The Urban Legend Project was a very helpful and enlightening introduction to theatre concepts. I had initially not known about the different assigned roles of creator, director, designer, and performer, and the project helped me to explore what there roles meant and how they could be applied to the production and design process of creating a show. Although our creative process got off to a slow start because we were having trouble finding a myth that we liked and all agreed on that would fit our needs for the project, once we had our myth and a direction to work in, we did not run into many major issues and were able to work fairly quickly. I felt that having assigned roles also helped the speed of our work. Because we all knew exactly who needed to do what, we did not have to constantly wonder if we were missing pieces of the project. I felt that this project was also helpful in revealing areas of show production that I did not usually think about. For example, although I often see ads for local theatre productions, I had never created one myself or thought about the many different ways to spread the word about the show. This aspect of theatre production was especially interesting for me to consider because in English class we have been looking at how media is used to reach and influence a wide range of people. Regarding our project pitch, I was glad that we had assigned an equal amount of work to each person with the creator, director, and designer roles. This made it very easy for us each to talk about a portion of our project that we were familiar with and could answer questions about. In past presentations from other classes, the workload has not been as evenly divided and it makes the presentation difficult and stressful. I also loved hearing the questions and comments from the audience that allowed us to reflect on the specific choices that we had made regarding our production and come up with new and improved ideas. I know that I will be able to use what I have learned from this project to improve upon future work in this class.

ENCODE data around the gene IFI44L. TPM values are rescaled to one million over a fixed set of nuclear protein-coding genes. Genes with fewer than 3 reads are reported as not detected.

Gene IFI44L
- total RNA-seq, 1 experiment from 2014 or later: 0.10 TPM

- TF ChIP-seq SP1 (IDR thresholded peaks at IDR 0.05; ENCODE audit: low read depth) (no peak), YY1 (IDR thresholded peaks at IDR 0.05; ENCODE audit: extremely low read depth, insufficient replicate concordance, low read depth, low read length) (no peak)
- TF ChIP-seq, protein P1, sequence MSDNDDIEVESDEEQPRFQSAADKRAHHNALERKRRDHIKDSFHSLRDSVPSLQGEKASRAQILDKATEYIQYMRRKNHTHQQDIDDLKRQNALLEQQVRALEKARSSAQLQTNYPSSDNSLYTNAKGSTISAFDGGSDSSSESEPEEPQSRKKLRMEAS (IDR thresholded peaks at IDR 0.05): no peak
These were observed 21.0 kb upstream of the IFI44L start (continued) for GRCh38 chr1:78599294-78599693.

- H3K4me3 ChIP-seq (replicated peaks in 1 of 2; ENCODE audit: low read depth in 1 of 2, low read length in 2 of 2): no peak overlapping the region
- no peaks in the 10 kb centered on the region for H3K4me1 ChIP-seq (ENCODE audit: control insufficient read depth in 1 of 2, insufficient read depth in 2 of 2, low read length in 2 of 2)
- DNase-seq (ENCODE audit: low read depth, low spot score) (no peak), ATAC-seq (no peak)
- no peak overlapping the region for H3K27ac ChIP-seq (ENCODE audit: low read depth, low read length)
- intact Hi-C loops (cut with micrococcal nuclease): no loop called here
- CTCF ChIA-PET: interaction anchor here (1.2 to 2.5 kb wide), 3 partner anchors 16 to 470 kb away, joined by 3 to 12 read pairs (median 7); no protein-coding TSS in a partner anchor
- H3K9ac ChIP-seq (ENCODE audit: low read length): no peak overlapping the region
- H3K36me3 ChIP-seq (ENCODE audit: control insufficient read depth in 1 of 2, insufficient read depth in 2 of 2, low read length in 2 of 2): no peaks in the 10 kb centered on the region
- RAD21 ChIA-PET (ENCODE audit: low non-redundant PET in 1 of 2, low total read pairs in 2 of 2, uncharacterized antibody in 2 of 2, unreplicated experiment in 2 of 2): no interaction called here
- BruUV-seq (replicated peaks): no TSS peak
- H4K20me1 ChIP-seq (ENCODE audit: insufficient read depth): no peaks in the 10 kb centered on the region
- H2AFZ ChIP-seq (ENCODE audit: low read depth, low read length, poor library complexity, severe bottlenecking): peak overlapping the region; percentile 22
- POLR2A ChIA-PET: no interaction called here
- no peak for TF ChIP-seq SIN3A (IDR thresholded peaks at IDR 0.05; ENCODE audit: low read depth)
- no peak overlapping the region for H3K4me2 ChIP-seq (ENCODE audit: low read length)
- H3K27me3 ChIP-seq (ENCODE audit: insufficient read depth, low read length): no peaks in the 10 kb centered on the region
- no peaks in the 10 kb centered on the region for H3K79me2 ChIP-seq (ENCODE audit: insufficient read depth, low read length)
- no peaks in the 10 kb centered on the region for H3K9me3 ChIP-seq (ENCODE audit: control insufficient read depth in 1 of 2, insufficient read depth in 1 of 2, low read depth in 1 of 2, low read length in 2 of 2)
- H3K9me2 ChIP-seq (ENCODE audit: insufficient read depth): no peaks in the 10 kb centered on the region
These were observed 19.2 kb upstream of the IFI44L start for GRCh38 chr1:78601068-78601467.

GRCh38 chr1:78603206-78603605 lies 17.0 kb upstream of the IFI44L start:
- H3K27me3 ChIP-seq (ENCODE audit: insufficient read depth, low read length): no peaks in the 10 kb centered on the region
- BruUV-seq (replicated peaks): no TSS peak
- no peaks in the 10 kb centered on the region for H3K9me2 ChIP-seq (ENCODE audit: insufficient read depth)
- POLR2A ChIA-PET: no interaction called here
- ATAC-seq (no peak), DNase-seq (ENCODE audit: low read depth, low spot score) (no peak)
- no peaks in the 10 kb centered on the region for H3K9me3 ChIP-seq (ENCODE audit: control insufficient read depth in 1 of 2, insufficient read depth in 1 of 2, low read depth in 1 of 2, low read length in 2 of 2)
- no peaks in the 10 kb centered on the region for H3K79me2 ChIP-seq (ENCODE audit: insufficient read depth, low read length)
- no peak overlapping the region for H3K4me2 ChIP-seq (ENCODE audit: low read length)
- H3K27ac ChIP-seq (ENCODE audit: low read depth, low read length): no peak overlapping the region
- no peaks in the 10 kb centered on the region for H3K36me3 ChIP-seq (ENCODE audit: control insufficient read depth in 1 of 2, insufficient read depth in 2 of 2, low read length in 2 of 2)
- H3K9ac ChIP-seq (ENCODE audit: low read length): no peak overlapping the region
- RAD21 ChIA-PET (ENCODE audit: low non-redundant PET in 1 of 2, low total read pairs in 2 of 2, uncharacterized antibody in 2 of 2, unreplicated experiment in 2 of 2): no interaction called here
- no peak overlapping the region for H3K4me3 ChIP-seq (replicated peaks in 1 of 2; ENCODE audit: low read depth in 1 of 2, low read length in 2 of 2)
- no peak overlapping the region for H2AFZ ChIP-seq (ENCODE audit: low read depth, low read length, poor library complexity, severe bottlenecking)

My first impression of Antigone was surprise at how the lines were constructed. Rather than the short lines and back-and-forth banter that I was accustomed to reading in scripts, the characters approached each line as a monologue. While this allowed each character to almost tell a small story every time they talked, it made it so that one person was talking for a very long time. Also, when a character would start to talk about something not directly related to the story, it made it hard to follow the message that they were trying to convey. Despite this, I loved the character of Antigone and how she was defiant and proud and unafraid to stand up for what she believed in. I felt that she was a great representation of how strong women can be, an idea that is especially important in modern times.